Of course, it was all done in the name of the pandemic, but an access to information request revealed that Canada’s federal government was tracking the movements of 33 million Canadians.
It knew when Canadians were shopping. It knew when they were visiting friends. The information was so specific, it knew when people were going to a liquor store.
True North provides the details:
The Public Health Agency of Canada’s (PHAC) secretive mass surveillance program included tracking family gatherings, visits to the grocery store and other travels of millions of Canadians.
Officials had access to detailed information about people’s movements after scooping up data from 33 million mobile devices across Canada.
Documents submitted to the Commons ethics committee reveal that the data analysis company BlueDot provided PHAC with anonymized reports so that public health officials could track travel patterns of Canadians.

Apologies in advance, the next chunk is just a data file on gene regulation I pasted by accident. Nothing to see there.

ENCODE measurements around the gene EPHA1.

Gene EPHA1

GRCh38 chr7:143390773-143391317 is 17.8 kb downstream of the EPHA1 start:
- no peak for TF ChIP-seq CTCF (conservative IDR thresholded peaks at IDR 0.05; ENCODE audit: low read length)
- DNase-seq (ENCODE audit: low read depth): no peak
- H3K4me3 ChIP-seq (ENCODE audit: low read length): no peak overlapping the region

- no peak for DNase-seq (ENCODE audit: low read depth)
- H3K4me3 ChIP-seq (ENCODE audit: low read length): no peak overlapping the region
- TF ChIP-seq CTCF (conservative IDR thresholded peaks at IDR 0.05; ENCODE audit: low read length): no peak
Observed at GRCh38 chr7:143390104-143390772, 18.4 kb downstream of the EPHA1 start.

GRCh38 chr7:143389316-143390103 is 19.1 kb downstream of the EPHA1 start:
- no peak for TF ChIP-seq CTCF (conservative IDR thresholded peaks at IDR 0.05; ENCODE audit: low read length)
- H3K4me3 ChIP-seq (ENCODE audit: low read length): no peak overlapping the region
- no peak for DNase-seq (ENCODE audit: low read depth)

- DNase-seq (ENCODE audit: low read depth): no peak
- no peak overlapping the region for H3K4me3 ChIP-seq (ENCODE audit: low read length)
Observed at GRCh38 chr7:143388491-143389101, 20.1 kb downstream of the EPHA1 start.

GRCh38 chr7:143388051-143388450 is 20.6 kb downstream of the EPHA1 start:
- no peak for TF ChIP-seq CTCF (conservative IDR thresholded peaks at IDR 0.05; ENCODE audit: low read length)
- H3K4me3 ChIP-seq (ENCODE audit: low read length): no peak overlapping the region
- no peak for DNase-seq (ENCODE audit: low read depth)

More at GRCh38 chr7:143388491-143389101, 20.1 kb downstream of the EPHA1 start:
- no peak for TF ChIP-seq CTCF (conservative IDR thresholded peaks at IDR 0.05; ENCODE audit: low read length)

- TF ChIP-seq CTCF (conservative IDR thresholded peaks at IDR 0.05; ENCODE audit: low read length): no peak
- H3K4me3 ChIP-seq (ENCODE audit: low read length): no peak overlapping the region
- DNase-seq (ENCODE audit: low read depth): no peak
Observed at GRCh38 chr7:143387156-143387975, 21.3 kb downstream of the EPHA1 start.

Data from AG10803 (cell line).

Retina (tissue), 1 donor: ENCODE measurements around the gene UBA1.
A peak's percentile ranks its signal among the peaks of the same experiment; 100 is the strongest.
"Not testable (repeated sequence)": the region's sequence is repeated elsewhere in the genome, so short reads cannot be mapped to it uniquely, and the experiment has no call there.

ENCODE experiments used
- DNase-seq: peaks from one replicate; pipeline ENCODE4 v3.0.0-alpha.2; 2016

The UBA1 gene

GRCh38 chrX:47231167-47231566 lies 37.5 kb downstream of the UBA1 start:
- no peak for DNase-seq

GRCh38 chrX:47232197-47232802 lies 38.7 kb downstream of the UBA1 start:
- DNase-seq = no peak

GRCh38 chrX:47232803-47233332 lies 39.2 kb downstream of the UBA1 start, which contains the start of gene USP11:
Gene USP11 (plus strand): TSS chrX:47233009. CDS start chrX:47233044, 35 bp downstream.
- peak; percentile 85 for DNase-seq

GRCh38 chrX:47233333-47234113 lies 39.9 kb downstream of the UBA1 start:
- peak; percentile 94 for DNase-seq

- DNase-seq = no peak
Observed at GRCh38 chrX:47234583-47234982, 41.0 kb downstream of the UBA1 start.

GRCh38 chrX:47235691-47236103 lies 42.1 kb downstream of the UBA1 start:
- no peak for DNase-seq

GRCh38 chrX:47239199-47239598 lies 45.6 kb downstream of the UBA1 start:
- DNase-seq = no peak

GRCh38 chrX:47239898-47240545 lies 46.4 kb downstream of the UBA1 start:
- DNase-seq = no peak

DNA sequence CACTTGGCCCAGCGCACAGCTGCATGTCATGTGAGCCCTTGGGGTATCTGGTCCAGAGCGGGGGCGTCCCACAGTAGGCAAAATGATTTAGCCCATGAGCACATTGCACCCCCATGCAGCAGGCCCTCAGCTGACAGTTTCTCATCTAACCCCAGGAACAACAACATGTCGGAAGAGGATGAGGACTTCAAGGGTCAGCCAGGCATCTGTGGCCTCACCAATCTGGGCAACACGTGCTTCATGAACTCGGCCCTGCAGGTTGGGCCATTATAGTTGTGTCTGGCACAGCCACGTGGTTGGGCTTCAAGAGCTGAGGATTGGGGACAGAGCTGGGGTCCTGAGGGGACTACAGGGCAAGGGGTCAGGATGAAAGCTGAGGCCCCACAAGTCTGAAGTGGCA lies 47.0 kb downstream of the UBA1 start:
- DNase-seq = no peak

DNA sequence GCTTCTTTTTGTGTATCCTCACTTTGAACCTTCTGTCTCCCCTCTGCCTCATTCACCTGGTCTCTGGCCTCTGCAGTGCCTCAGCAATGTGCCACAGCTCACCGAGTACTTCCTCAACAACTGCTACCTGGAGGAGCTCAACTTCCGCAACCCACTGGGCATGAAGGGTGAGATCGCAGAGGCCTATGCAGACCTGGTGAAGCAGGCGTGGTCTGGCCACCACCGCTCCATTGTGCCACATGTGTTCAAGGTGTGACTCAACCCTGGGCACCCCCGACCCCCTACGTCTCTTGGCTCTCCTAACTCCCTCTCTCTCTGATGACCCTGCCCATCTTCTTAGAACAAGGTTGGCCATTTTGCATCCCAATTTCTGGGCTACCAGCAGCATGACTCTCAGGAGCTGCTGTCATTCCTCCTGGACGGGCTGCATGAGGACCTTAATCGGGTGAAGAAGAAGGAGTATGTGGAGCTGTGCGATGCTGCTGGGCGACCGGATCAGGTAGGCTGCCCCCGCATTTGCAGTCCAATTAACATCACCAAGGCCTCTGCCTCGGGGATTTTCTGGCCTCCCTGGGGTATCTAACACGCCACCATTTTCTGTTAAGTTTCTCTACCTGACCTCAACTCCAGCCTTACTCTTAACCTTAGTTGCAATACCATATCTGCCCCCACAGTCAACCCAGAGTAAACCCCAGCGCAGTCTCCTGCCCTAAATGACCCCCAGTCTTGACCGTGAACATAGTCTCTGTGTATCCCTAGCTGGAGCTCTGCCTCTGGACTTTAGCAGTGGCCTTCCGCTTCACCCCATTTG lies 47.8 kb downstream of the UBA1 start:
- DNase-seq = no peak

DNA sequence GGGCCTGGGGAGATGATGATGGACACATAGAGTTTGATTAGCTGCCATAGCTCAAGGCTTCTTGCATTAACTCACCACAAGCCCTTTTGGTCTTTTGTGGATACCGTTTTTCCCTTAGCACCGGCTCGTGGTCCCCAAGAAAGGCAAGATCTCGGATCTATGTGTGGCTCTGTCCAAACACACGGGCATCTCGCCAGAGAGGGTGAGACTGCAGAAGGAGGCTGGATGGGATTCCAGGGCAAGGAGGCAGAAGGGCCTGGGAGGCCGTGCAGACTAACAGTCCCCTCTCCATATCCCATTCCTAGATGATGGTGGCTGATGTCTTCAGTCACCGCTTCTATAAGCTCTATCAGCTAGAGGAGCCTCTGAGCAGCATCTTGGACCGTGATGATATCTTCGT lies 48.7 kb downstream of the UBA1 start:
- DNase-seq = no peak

Concerns about data the federal government collected
The government insists it did not have details that would identify specific users. However, Ontario’s privacy commissioner, Ann Cavoukian, remains concerned that the federal government could use the data collected to ‘reidentify’ individual users and track them.
Ann Cavoukian, Executive Director of Global Privacy and Security by Design told True North:
“They are collecting all of this mobile data. 33 million mobile devices and mobile devices are usually linked to personal identifiers, and you have to take some measures to remove them and de-identify the data in a strong way so it can’t be reidentified. We have no assurances to that effect whatsoever.”
The House of Commons ethics committee stated that the federal government should notify Canadians when it is spying on them and give people the option to say no.